It was also important to me because in multicultural Australia, Greeks are no longer a concern – we’re considered to be assimilated. It isn’t considered a big need for our culture to be supported. An award like this was a big win for the Greek community as much as Meraki TV. It acknowledged that Greek culture is still important.

What inspires you?

Positive change. Any time I see a possibility of positive change in a person, society or a not so ideal situation I feel inspired. We all have so much to give. It’s one of the goals of Meraki TV- to show just how much gets given by ordinary and extraordinary people. These stories inspire us all to do and be better.

How has your upbringing influenced what you do?

One of the best things about my upbringing is that I was immersed in Greek music and ‘kefi’ (joy). I joke with people that I had a better social life as a kid than I have now! Our parents’ generation didn’t need perfect circumstances to party. At the drop of the hat they’d gather at someone’s house – one mum would bring a pastitsio, another a tzatziki, the men would cook some meat – music would blare, drinks would flow and there would be singing and dancing. Even if they’d only just finished a 14 hour shift. They understood how precious life was, having witnessed way too much atrocity back home. It really taught me that ‘kefi’ is an extremely precious gift that we Greeks have.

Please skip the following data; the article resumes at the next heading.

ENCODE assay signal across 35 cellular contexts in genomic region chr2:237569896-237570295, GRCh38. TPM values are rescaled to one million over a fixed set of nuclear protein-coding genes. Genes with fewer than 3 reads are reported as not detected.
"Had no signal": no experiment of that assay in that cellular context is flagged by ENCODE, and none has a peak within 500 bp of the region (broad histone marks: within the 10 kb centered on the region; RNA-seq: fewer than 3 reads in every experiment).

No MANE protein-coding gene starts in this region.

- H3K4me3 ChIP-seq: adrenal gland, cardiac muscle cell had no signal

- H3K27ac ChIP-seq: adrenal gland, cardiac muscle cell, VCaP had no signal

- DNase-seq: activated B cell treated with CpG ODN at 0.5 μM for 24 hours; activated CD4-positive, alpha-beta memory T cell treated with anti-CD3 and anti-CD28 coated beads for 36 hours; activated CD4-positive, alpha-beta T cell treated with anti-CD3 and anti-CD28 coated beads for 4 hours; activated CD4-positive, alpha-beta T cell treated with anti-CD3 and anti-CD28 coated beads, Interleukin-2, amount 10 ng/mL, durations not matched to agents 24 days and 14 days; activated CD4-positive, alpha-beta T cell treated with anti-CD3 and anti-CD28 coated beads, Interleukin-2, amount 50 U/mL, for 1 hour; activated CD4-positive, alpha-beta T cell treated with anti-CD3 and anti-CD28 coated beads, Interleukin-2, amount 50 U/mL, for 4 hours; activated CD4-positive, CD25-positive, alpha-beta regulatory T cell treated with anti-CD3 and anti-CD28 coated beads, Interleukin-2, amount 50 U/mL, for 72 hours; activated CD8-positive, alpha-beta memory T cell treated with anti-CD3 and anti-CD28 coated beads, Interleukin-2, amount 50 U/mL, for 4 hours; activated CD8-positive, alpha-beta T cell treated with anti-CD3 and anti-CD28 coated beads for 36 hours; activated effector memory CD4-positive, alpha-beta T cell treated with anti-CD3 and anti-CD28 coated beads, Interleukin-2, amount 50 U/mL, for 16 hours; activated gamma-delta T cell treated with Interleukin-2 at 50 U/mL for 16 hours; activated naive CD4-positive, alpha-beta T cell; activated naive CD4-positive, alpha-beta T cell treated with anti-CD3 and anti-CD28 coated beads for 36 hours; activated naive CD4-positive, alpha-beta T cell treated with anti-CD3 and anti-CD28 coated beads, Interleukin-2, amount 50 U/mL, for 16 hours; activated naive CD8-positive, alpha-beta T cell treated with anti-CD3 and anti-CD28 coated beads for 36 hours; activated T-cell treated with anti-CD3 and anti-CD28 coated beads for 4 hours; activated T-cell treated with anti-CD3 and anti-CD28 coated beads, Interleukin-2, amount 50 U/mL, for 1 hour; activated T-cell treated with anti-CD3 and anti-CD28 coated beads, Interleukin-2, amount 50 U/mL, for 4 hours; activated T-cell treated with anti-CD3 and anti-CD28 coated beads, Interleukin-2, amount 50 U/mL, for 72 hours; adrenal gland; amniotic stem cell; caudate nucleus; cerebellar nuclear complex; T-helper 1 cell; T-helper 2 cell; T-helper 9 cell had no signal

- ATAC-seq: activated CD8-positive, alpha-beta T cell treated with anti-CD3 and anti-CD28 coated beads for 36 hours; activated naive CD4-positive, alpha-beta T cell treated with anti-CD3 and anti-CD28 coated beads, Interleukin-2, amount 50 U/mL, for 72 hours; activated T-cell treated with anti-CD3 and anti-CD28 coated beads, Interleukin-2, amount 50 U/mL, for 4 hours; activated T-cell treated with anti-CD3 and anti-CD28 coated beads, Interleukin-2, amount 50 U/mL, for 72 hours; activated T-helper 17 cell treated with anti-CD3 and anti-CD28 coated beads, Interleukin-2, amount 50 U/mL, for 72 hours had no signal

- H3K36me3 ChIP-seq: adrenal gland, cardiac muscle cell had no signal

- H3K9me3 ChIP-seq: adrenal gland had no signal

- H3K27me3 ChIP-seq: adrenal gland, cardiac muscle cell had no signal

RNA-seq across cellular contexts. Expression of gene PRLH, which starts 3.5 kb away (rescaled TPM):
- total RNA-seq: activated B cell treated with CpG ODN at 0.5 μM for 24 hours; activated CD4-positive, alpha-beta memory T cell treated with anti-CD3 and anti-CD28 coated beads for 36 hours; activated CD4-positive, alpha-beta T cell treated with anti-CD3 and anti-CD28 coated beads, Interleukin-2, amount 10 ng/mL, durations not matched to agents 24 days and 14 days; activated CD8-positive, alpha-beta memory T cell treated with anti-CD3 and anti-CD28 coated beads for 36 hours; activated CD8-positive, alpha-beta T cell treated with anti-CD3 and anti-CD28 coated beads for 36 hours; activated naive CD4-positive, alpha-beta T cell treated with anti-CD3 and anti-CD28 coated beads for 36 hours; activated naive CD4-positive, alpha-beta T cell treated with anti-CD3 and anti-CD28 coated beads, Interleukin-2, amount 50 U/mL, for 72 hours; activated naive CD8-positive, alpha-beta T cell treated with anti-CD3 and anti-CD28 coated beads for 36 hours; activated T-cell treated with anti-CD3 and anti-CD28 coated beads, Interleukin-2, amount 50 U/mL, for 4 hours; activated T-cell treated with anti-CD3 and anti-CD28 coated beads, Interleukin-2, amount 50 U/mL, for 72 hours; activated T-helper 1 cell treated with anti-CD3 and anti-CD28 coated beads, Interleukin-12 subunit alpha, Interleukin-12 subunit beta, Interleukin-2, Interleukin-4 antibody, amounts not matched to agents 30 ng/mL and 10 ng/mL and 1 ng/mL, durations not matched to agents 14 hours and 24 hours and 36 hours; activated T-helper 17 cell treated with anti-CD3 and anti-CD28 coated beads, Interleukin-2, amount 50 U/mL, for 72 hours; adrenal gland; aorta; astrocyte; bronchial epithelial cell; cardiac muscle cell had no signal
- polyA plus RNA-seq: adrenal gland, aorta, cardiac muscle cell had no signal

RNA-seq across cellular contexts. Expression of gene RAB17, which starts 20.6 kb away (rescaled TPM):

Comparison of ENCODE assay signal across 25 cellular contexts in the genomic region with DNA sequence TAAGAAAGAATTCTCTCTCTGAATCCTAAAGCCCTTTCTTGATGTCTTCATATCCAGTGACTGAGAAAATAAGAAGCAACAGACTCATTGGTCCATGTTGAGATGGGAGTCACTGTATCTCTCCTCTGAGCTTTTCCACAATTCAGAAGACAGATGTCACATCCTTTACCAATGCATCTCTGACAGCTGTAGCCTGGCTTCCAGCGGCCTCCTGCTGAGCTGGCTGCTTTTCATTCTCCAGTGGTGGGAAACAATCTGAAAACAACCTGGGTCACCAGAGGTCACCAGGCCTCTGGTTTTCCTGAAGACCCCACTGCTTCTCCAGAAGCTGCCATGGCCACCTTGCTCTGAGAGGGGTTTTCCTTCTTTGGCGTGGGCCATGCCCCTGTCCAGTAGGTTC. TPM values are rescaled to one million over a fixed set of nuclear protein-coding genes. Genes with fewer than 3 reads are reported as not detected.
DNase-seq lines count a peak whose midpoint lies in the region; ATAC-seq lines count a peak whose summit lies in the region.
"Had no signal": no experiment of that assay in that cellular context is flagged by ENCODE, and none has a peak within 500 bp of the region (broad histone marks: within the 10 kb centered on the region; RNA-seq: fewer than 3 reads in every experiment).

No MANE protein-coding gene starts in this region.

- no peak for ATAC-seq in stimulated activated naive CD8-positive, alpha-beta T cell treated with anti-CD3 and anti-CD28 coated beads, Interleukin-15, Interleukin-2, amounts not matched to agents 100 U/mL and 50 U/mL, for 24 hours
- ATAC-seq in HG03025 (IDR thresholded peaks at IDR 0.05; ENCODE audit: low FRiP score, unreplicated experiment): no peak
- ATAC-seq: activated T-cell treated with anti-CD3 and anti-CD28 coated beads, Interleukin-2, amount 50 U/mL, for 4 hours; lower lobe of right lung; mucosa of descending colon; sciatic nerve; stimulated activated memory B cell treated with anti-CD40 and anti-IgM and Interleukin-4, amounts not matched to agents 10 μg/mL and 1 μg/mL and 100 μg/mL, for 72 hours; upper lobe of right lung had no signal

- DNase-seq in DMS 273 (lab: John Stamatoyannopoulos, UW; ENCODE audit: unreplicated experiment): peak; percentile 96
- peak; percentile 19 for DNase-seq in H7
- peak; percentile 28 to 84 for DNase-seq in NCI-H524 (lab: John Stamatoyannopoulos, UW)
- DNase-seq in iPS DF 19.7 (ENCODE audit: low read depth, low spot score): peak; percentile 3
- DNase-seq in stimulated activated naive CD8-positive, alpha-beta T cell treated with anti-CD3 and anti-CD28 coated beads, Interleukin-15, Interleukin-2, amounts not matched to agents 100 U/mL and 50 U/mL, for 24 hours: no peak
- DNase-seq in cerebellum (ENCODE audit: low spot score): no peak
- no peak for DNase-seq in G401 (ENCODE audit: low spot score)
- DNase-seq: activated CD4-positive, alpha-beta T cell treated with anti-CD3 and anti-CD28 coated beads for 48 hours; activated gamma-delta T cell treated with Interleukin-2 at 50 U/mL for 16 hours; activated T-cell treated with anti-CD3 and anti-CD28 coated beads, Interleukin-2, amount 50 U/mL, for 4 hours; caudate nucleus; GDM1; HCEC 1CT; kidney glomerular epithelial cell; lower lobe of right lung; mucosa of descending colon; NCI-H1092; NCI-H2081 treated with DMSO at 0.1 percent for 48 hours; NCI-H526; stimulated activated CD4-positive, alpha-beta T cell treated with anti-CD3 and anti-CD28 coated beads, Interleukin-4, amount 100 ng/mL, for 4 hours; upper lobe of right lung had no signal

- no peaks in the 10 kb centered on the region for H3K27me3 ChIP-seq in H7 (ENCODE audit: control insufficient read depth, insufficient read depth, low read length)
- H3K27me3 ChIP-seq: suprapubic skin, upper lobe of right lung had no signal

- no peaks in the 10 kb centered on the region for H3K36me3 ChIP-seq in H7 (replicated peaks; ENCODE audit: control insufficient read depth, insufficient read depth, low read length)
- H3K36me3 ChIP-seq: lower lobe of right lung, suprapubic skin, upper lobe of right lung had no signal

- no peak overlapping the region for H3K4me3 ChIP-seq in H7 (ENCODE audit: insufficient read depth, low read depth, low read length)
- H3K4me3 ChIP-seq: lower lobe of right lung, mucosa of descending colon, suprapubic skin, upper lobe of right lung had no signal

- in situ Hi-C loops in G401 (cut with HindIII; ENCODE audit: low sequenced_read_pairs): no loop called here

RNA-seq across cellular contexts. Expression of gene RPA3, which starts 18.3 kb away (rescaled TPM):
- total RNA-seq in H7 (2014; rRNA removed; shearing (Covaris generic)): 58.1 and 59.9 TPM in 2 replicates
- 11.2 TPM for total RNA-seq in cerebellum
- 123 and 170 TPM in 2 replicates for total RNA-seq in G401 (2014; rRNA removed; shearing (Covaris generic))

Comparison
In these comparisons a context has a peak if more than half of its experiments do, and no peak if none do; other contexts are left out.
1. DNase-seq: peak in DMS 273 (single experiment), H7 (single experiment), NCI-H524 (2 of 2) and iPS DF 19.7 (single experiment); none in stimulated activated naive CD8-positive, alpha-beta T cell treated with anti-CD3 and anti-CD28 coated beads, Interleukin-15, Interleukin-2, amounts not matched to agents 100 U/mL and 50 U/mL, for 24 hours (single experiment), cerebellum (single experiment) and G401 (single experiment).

My upbringing also taught me strength. I’d hear the stories of what my parents had been through and deep down I knew that in my genes was the strength that they had. If they could create so much out of so little then I needed to demand more from myself. Those things brewed for many years and especially after becoming a Mum I knew that it was important that those things be passed on. Meraki TV is part of that mission for me.

Have you been to Greece?

Yes – it’s been a while now since, but I can’t wait to take my son and watch him fall in love with it.

Aside from your family, which Greeks have influenced you?

Harry Michaels  – the Greek Variety Show and Lets Go Greek Endaxi are my benchmarks for Meraki TV. Mary Coustas – watching her career as a young girl gave me courage to break out of the ‘good Greek girl’ mould. DJ Krazy Kon – the odds were stacked against an Australian DJ with a Greek background making any kind of mark on the Greek music scene. And yet it’s his CD you’ll find in English music stores when you look under ‘Greek.’

My whole team – every single week. They will find time in crazy busy schedules, message me at near midnight because they are so excited about a story they just HAVE to do. They constantly bring new ideas to the table and have an unending passion. I’m so humbled and honoured by these people.

What is one piece of ancestral knowledge or advice that you remember to this day?

My uncle told me if you want to REALLY get to know someone – either get them really angry or really drunk. This strategy has been spot on every time!

What is your favourite Greek food?

Kourabiedes! With boliko (plenty) icing sugar – YUM!!!!